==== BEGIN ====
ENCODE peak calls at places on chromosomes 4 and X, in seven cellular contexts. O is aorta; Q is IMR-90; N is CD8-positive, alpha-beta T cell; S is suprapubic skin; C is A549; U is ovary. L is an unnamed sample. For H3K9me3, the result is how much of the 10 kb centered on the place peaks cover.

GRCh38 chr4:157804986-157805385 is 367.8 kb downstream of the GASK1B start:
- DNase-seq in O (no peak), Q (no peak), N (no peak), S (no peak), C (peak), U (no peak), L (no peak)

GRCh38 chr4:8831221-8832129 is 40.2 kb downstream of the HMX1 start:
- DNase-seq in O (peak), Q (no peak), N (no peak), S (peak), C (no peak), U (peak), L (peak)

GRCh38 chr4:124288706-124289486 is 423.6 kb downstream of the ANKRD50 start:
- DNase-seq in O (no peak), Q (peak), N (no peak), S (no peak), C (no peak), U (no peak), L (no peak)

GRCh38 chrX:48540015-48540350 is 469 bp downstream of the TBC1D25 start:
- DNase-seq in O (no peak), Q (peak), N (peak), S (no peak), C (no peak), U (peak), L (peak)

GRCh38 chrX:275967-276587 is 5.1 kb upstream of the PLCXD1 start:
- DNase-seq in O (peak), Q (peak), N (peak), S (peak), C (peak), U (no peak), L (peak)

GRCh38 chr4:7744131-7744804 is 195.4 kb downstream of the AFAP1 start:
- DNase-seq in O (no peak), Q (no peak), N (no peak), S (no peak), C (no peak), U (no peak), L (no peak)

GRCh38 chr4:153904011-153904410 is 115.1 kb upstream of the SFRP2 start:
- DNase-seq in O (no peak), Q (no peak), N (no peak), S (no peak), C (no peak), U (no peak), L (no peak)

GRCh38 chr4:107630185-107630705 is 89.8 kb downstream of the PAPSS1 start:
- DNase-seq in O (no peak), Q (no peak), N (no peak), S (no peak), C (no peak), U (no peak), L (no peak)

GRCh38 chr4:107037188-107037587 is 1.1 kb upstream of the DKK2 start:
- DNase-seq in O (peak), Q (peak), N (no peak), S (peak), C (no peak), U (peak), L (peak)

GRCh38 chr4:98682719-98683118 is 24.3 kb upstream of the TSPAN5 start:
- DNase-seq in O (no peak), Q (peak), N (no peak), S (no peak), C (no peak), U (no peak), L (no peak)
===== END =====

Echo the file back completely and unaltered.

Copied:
ENCODE peak calls at places on chromosomes 4 and X, in seven cellular contexts. O is aorta; Q is IMR-90; N is CD8-positive, alpha-beta T cell; S is suprapubic skin; C is A549; U is ovary. L is an unnamed sample. For H3K9me3, the result is how much of the 10 kb centered on the place peaks cover.

GRCh38 chr4:157804986-157805385 is 367.8 kb downstream of the GASK1B start:
- DNase-seq in O (no peak), Q (no peak), N (no peak), S (no peak), C (peak), U (no peak), L (no peak)

GRCh38 chr4:8831221-8832129 is 40.2 kb downstream of the HMX1 start:
- DNase-seq in O (peak), Q (no peak), N (no peak), S (peak), C (no peak), U (peak), L (peak)

GRCh38 chr4:124288706-124289486 is 423.6 kb downstream of the ANKRD50 start:
- DNase-seq in O (no peak), Q (peak), N (no peak), S (no peak), C (no peak), U (no peak), L (no peak)

GRCh38 chrX:48540015-48540350 is 469 bp downstream of the TBC1D25 start:
- DNase-seq in O (no peak), Q (peak), N (peak), S (no peak), C (no peak), U (peak), L (peak)

GRCh38 chrX:275967-276587 is 5.1 kb upstream of the PLCXD1 start:
- DNase-seq in O (peak), Q (peak), N (peak), S (peak), C (peak), U (no peak), L (peak)

GRCh38 chr4:7744131-7744804 is 195.4 kb downstream of the AFAP1 start:
- DNase-seq in O (no peak), Q (no peak), N (no peak), S (no peak), C (no peak), U (no peak), L (no peak)

GRCh38 chr4:153904011-153904410 is 115.1 kb upstream of the SFRP2 start:
- DNase-seq in O (no peak), Q (no peak), N (no peak), S (no peak), C (no peak), U (no peak), L (no peak)

GRCh38 chr4:107630185-107630705 is 89.8 kb downstream of the PAPSS1 start:
- DNase-seq in O (no peak), Q (no peak), N (no peak), S (no peak), C (no peak), U (no peak), L (no peak)

GRCh38 chr4:107037188-107037587 is 1.1 kb upstream of the DKK2 start:
- DNase-seq in O (peak), Q (peak), N (no peak), S (peak), C (no peak), U (peak), L (peak)

GRCh38 chr4:98682719-98683118 is 24.3 kb upstream of the TSPAN5 start:
- DNase-seq in O (no peak), Q (peak), N (no peak), S (no peak), C (no peak), U (no peak), L (no peak)